Recently, we developed the world’s first open-type PET system called “OpenPET”15,16,17 (Supplementary Fig. S1, Table S1). This system equips depth-of-interaction detectors, which can provide high-resolution imaging (approximately 2 mm). The OpenPET arranges the detectors to create a sufficient open space for conducting surgical procedures. It also adopts a rapid image reconstitution system with graphics processing units, which can provide continual images in real time by updating in cycles of <1 s while accumulating data. These distinguished properties of this PET system facilitate diagnosis as well as image-guided surgery with high resolution. This system is potentially adoptable for endoscopic surgery and robotic surgery as well as for general surgery. We previously demonstrated that OpenPET with intraperitoneal administration of anti-epidermal growth factor receptor (EGFR) antibody cetuximab labeled with 64Cu (β+ decay 0.653 MeV, 17.4%; β decay, 0.574 MeV, 40%; electron capture, 42.6%) was useful for the diagnosis and guided surgery of gastrointestinal cancer-derived tumors in the mouse peritoneal cavity, and intraperitoneal administration of this probe led to their higher accumulation than intravenous injection18. Subsequently19, we demonstrated the potential of intraperitoneal administration of 64Cu-cetuximab as an adjuvant treatment for PC, since EGFR (the target of cetuximab) is overexpressed in up to 90% of PCs20,21, and the β particles and high-linear energy transfer Auger electrons from 64Cu can effectively damage tumor cells. Indeed, intraperitoneal-administrated 64Cu-cetuximab was efficiently delivered to PC within the pancreas as well as to liver metastases and peritoneal dissemination, and was effective as an adjuvant treatment after PC surgery in a clinically relevant orthotopic PC xenografted mouse model19.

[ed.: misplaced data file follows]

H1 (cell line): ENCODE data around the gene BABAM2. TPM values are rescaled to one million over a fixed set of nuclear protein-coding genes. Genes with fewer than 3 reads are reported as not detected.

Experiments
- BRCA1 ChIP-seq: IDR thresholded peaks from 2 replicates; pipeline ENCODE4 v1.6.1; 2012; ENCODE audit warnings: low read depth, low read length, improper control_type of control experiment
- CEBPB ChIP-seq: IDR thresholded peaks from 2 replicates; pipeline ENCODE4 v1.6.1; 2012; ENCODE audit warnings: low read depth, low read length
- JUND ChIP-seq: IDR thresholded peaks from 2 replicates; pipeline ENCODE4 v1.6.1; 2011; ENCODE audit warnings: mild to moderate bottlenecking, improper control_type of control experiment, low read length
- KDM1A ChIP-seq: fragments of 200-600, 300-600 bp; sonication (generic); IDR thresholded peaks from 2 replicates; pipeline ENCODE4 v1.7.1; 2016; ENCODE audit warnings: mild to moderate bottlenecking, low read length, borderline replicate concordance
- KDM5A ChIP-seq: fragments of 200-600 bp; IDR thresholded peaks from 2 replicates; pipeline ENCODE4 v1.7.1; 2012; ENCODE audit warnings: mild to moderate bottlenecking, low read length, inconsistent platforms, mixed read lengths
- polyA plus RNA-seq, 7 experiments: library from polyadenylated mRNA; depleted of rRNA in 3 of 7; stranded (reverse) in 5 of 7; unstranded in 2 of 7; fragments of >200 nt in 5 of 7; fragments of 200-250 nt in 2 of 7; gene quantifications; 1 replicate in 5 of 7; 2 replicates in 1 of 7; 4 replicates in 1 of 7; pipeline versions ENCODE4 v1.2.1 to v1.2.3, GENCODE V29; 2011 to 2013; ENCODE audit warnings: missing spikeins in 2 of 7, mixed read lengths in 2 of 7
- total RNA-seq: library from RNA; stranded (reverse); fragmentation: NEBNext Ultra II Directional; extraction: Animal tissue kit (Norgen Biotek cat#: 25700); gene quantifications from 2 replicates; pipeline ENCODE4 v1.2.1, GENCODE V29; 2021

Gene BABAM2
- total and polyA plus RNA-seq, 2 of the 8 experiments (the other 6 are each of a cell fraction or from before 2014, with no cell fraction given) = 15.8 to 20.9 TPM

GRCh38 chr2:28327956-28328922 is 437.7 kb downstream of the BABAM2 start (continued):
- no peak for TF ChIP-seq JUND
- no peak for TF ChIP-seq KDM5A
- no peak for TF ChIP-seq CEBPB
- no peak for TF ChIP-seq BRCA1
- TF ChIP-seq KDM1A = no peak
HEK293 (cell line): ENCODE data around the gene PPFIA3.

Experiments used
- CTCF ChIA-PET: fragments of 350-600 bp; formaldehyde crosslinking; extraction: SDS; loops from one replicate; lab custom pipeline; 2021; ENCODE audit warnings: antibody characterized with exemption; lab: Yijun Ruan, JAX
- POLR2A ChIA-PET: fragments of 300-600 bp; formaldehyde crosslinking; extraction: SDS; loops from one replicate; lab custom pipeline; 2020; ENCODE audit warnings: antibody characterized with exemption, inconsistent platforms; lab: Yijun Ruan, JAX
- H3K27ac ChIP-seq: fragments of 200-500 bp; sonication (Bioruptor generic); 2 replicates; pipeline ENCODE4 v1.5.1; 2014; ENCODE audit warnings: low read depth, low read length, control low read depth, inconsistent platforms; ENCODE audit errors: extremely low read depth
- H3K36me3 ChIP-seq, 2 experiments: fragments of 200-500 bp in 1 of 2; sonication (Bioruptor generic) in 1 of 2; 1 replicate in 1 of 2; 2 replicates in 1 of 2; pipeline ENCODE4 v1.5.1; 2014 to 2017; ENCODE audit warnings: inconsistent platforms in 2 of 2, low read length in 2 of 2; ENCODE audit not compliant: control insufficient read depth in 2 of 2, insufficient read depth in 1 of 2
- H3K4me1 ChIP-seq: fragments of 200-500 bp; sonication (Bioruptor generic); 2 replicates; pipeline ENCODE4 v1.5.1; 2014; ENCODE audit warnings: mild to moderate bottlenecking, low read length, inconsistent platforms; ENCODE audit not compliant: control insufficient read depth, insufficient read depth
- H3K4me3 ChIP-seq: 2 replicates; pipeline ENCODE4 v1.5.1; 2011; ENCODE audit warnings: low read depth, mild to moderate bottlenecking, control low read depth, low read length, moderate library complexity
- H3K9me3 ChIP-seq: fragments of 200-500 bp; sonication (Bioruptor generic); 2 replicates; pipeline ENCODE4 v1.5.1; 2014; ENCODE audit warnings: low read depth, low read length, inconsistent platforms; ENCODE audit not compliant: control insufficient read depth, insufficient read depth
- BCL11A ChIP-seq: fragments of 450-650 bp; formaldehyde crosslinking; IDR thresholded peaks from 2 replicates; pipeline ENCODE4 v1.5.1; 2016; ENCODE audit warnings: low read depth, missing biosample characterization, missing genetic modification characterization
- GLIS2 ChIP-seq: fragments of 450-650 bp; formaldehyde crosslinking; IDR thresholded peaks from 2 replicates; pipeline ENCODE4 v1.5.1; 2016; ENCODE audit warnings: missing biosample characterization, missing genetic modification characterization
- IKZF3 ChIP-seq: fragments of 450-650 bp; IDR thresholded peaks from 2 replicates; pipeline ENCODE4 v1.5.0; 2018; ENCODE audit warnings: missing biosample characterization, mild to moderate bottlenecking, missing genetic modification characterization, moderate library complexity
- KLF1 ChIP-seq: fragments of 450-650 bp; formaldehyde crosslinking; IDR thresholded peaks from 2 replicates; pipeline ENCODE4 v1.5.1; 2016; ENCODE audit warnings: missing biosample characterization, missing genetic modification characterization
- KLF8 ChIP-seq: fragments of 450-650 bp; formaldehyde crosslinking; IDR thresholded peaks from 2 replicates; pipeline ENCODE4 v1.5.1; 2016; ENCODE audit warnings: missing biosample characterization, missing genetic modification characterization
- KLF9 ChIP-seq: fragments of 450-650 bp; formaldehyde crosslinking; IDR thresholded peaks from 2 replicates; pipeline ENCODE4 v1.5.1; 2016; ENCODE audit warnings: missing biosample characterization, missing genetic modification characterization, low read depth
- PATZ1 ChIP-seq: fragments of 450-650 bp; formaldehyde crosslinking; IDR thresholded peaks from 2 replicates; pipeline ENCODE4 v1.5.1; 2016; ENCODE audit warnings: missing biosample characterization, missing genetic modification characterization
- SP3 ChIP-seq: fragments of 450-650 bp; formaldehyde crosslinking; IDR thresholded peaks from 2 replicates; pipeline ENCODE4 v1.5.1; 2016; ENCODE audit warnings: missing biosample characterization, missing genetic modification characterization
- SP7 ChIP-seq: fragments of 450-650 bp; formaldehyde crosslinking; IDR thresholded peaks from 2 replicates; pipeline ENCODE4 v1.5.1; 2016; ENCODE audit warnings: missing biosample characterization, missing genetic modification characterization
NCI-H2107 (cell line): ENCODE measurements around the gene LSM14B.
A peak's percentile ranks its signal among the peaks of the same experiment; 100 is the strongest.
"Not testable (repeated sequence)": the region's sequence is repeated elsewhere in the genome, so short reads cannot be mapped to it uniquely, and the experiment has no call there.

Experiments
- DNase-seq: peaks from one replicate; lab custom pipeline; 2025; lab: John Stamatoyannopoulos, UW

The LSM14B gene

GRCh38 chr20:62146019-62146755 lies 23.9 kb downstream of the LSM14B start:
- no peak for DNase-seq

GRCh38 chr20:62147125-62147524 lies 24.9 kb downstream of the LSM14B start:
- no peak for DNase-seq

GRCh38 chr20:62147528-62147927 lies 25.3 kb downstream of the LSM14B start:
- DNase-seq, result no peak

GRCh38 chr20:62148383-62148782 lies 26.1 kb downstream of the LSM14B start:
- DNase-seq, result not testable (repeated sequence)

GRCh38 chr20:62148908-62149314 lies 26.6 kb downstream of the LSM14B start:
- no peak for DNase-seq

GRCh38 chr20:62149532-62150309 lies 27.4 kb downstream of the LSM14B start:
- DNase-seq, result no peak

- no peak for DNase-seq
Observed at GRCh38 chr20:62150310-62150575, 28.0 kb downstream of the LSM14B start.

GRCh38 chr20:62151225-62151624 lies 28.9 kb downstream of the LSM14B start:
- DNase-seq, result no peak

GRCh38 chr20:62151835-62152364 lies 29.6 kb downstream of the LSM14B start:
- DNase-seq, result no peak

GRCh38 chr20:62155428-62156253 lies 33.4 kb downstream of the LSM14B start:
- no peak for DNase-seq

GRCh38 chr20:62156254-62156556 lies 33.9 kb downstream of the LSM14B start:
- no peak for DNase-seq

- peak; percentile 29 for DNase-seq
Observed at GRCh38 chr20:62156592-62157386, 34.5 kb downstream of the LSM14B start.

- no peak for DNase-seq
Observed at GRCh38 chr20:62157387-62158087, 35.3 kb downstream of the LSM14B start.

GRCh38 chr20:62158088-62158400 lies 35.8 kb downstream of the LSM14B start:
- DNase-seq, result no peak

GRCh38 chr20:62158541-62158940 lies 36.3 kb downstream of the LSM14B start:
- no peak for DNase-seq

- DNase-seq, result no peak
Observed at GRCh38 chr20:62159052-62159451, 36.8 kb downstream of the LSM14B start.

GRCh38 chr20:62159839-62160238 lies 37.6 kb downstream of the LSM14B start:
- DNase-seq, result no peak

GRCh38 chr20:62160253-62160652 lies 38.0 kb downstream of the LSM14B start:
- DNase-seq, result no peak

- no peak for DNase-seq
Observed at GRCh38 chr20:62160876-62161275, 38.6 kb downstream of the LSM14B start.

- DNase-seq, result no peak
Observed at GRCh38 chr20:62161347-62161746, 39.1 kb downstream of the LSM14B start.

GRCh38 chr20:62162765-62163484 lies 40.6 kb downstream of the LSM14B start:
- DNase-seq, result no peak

Based on this background, we hypothesized that OpenPET with intraperitoneal-administered 64Cu-cetuximab (hereafter immuno-OpenPET) would be useful for early diagnosis in suspected PC cases and applicable to image-guided surgery for accurate resection. Here, we demonstrated the feasibility of immuno-OpenPET for early diagnosis of PC using a mouse model with a small resectable human PC orthotopic xenograft (<1 cm) and the efficacy of image-guided surgery with immuno-OpenPET in this model.

Materials and Methods

Preparation of 64Cu-labeled cetuximab

Cetuximab was obtained from Merck Serono. 64Cu was produced and purified as previously described22. Cetuximab was 64Cu-labeled using 3,6,9,15-tetraazabicyclo[9.3.1]pentadeca-1(15),11,13-triene-3,6,9-triacetic acid (PCTA) as the chelator, which was previously found to result in a high radiolabeling yield and in vitro serum stability18,23. 64Cu-PCTA-cetuximab was prepared according to previously reported methods18 with specific activity ranging from 1.1 to 1.7 GBq/mg. The injected protein dose of 64Cu-PCTA-cetuximab was adjusted to 20 µg per mouse by adding an unlabeled antibody as reported previously18.

Cell culture and small resectable orthotopic xenograft model